Most of these things are going to cancel. The a_1 in front on the first one will stay. But then a_1 * r and a_1 * r cancel, a_1 * r^2 and a_1 * r^2 cancel, all these things cancel. The a_1 * r^(n - 1) cancel. But then I do have, on the other one, the a_1 * r^n, which doesn't cancel, so I have a negative a_1 * r^n.

A lot of that stuff goes away and all I'm left with is s - rs = a_1 - (a_1)(r^n). Now, because both sides of this equation share a factor, I can factor out an s from the left-hand side to get s(1 - r). I can factor out an a_1 from the right-hand side to get (a_1)(1 - r^n).

Then, on the left, because I'm going to try to get s by itself, I can undo the times (1 - r) with divide by (1 - r). What I get is that s is equal to (a_1)((1 - r^n)/(1 - r)).

That was some pretty fancy math, but what we have come up with is the sum for any finite geometric series. So, if we're taking the sum, from the first term to the nth term, of the geometric sequence (a_1)(r^(n - 1)), that is simply equal to (a_1)((1 - r^n)/(1 - r)). What we now have is our formula. Now, armed with our formula, we can actually answer the question of how many total views our video got in the first two weeks.

Solving the Formula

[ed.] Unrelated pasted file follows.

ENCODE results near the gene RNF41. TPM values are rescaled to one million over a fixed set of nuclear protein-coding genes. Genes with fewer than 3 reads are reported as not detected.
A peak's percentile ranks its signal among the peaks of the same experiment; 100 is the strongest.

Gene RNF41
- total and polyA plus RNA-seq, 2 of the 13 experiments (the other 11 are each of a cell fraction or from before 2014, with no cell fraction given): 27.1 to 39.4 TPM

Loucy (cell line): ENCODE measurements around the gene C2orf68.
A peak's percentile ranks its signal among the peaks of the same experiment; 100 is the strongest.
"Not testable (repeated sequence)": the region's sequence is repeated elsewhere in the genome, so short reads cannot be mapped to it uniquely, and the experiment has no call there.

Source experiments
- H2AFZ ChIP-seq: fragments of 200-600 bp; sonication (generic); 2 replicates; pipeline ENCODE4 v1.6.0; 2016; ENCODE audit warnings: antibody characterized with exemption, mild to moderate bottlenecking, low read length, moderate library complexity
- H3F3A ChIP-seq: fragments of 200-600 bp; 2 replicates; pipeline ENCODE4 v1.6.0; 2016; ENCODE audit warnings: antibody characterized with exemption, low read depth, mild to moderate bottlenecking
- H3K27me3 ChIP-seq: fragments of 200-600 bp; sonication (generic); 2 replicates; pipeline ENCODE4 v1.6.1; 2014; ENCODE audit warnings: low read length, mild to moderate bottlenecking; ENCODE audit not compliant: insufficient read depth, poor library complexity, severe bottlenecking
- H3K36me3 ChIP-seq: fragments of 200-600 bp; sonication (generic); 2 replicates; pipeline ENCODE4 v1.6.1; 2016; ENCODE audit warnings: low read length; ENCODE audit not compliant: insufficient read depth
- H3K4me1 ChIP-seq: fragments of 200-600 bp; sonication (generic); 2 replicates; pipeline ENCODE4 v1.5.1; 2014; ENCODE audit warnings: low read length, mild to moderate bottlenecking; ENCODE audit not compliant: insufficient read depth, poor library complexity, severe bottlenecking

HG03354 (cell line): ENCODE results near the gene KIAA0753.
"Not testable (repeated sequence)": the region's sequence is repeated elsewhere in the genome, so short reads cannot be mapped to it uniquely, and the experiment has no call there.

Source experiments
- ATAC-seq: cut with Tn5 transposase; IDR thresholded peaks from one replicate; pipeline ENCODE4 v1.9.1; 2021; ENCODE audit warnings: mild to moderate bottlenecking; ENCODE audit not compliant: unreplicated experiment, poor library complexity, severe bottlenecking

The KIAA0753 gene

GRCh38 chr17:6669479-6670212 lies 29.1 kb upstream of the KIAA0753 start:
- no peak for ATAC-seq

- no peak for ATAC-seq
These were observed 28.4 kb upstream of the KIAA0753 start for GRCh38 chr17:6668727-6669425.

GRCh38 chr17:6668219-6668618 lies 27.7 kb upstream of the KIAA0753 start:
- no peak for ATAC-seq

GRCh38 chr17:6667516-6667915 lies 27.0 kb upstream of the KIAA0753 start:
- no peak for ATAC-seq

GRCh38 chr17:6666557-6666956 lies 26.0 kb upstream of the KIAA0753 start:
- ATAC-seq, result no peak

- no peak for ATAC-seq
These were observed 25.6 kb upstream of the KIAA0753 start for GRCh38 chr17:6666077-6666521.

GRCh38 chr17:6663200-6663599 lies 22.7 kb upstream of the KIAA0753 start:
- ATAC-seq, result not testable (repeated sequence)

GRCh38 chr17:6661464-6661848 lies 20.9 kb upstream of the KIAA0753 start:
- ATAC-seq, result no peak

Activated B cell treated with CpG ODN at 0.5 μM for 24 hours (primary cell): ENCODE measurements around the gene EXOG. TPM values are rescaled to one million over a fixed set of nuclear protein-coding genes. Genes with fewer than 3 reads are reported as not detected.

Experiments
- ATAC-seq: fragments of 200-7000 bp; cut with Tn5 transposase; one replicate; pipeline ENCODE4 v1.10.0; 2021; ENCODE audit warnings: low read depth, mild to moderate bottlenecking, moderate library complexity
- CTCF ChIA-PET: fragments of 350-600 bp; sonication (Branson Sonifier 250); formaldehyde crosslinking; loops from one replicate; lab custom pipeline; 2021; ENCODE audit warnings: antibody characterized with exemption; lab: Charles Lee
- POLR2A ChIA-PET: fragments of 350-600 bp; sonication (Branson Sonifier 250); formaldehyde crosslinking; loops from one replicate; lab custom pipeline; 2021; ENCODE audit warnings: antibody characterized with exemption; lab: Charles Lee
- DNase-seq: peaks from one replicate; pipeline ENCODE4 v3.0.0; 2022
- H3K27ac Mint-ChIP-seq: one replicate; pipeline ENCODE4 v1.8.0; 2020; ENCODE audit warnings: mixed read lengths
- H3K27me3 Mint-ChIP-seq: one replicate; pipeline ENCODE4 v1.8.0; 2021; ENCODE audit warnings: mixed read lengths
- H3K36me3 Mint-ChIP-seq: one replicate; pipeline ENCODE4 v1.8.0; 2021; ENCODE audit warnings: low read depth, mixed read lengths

We decided that the rule for nth term was 2 * 3^(n - 1), because 2 was the first term and the common ratio was 3; we kept on multiplying by 3 each time. This means that if we want to know how many total views we got in the first two weeks, we're taking the sum of that exact rule from day 1 through day 14.

Now I can just plug numbers into the formula. a_1 is 2. In this case, n is 14 because we're going through 14 days. r is 3.

I get 2((1 - 3^14)/(1 - 3)). This simplifies down into 2((1 - 4,782,969)/(1 - 3)). Keeping on and subtracting, I get 2(-4,782,969/-2). Doing the division, negative divided by negative is a positive. Then, doing the multiplying, and it looks like our video got 4,782,968 views in the first two weeks alone.

Simplifying the formula
simplifying the formula

To unlock this lesson you must be a Study.com Member.
Create your account

Register to view this lesson

Are you a student or a teacher?

Unlock Your Education

See for yourself why 30 million people use Study.com

Become a Study.com member and start learning now.
Become a Member  Back
What teachers are saying about Study.com
Try it risk-free for 30 days

Earning College Credit

Did you know… We have over 160 college courses that prepare you to earn credit by exam that is accepted by over 1,500 colleges and universities. You can test out of the first two years of college and save thousands off your degree. Anyone can earn credit-by-exam regardless of age or education level.

To learn more, visit our Earning Credit Page

Transferring credit to the school of your choice

Not sure what college you want to attend yet? Study.com has thousands of articles about every imaginable degree, area of study and career path that can help you find the school that's right for you.

Create an account to start this course today
Try it risk-free for 30 days!
Create An Account
Support